The Crosscutting Concept of Patterns is utilized when students evaluate the relationship between the thickness of the sediment layer and its distance from the ridge as displayed in their completed graphs. Students may notice that there is not a perfect linear relationship between the two variables; some variation exists across the entire graph. In order to aid students in the analysis of their finished work, teachers may want to initiate a two part discussion. The first part of the classroom discussion would focus student attention on general patterns when analyzing the spatial relationship in their graphs. The second part would center on the variability of data in any real world scenario. Once students have a general understanding of their data, they should be equipped to answer the analysis questions.

Resource Quality

  • Alignment to the Dimensions of the NGSS: Sediment Deposition Supports Seafloor Spreading is aligned to all three dimensions of NGSS. In this lesson, students utilize the Practice of Analyzing Data by using real world measurements from the Deep Sea Drilling Project in order to build an argument for seafloor spreading. Student analysis relies on the Crosscutting Concept of Patterns since the use of this concept is necessary in order to identify the relationship between sediment depth and distance from the ridge. Correct analysis of this relationship leads to understanding the Disciplinary Core Idea that land patterns, based on sediment analysis, can provide evidence of plate movement. Students will conclude that the thicker sediment layers are farther from the axis of the Juan de Fuca Ridge while thinner layers are closer. This conclusion supports the concept that, over the course of millions of years, tectonic plates have moved.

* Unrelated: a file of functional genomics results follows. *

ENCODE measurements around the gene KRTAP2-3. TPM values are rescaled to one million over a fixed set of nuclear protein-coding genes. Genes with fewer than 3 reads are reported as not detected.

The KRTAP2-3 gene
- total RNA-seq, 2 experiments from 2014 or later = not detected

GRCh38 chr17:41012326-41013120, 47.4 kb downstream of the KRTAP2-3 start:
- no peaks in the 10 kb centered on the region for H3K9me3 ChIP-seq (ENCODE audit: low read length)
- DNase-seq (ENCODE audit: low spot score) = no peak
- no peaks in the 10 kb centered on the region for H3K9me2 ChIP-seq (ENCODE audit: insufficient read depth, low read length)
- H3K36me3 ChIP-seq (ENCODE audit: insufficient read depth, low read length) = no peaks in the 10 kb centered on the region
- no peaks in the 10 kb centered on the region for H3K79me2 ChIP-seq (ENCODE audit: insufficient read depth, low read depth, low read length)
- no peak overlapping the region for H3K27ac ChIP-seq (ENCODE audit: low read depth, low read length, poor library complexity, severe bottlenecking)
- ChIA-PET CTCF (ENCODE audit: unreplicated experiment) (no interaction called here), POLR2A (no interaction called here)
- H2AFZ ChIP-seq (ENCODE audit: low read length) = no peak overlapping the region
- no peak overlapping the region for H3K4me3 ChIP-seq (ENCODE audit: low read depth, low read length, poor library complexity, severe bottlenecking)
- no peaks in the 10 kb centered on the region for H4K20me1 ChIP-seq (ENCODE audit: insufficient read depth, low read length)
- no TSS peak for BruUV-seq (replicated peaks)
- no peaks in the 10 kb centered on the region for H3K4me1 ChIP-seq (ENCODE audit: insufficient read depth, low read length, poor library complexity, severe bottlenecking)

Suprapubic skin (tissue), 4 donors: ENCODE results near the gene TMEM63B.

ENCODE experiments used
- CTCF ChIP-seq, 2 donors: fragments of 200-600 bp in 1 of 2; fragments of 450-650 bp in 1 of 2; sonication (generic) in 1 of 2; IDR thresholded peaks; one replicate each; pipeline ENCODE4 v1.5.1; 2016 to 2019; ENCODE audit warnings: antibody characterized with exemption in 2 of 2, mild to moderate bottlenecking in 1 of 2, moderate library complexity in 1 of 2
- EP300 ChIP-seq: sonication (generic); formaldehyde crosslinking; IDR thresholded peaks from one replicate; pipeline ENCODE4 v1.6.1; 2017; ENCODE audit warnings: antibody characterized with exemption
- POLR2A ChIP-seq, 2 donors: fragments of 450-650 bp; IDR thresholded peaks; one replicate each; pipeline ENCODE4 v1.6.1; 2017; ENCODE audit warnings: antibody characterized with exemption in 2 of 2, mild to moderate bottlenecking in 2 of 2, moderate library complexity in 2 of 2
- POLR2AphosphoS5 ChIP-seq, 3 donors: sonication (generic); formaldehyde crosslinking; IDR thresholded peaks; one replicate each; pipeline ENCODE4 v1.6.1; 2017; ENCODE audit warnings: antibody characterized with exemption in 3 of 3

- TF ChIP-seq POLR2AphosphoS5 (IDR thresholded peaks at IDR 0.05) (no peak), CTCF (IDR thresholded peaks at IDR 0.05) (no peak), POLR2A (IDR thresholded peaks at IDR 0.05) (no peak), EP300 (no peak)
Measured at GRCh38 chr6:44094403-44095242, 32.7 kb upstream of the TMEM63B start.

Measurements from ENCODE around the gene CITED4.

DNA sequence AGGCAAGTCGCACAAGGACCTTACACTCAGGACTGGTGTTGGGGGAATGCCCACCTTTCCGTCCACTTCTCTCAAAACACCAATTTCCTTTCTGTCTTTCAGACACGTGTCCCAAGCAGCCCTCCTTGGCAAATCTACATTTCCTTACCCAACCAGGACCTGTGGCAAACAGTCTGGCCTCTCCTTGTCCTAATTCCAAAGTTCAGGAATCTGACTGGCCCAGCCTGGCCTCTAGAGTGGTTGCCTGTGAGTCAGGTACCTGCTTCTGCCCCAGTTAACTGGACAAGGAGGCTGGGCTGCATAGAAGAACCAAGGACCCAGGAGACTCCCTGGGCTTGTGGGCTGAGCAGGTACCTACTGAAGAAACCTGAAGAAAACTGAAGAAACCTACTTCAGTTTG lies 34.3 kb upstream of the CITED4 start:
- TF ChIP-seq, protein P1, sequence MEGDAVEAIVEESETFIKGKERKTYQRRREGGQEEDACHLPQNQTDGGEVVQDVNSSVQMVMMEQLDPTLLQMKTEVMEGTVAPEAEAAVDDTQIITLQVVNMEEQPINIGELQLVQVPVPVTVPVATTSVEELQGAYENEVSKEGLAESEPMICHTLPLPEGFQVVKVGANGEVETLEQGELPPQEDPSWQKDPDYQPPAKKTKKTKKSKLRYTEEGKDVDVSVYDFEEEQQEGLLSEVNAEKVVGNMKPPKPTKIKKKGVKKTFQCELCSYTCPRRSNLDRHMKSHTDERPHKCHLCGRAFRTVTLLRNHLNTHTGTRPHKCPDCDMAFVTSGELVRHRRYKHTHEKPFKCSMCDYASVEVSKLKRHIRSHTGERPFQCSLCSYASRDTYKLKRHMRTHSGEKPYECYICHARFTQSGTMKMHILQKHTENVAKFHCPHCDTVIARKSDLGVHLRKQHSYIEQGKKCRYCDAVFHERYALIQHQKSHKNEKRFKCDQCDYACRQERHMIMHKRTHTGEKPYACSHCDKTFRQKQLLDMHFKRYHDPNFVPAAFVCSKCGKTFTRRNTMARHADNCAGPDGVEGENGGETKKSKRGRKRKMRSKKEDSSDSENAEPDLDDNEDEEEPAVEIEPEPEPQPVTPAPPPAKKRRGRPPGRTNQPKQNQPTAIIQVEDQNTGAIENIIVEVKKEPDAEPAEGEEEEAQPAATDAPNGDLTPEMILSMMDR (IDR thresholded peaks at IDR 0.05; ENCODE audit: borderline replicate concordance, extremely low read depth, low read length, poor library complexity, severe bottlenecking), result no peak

• Instructional Supports: In this activity, students engage in an authentic scenario using data obtained from the Deep Sea Drilling Project. The lesson uses grade appropriate, scientifically accurate information and includes ways for students to present their ideas through the graphs they create. The lesson does not provide any guidance for differentiation; in fact, teachers may need to design supports for students with limited math abilities. Finally, it would be difficult for most students to connect this activity to their own life experiences.

  • Monitoring Student Progress: Teachers will be able to monitor 3D student performance since students must identify patterns when analyzing the data in their constructed graphs in order to obtain evidence for seafloor spreading. Since the lesson does not specifically reference patterns, teachers may need to assist students by directing their attention to the patterns observed in the graphs. The lesson, however, lacks teacher support since it does not provide embedded formative assessments, scoring guidelines or rubrics.

  • Quality of Technological Interactivity: Although teachers may opt to use the Google Earth format for this activity, Sediment Deposition Supports Seafloor Spreading does not have any true interactivity.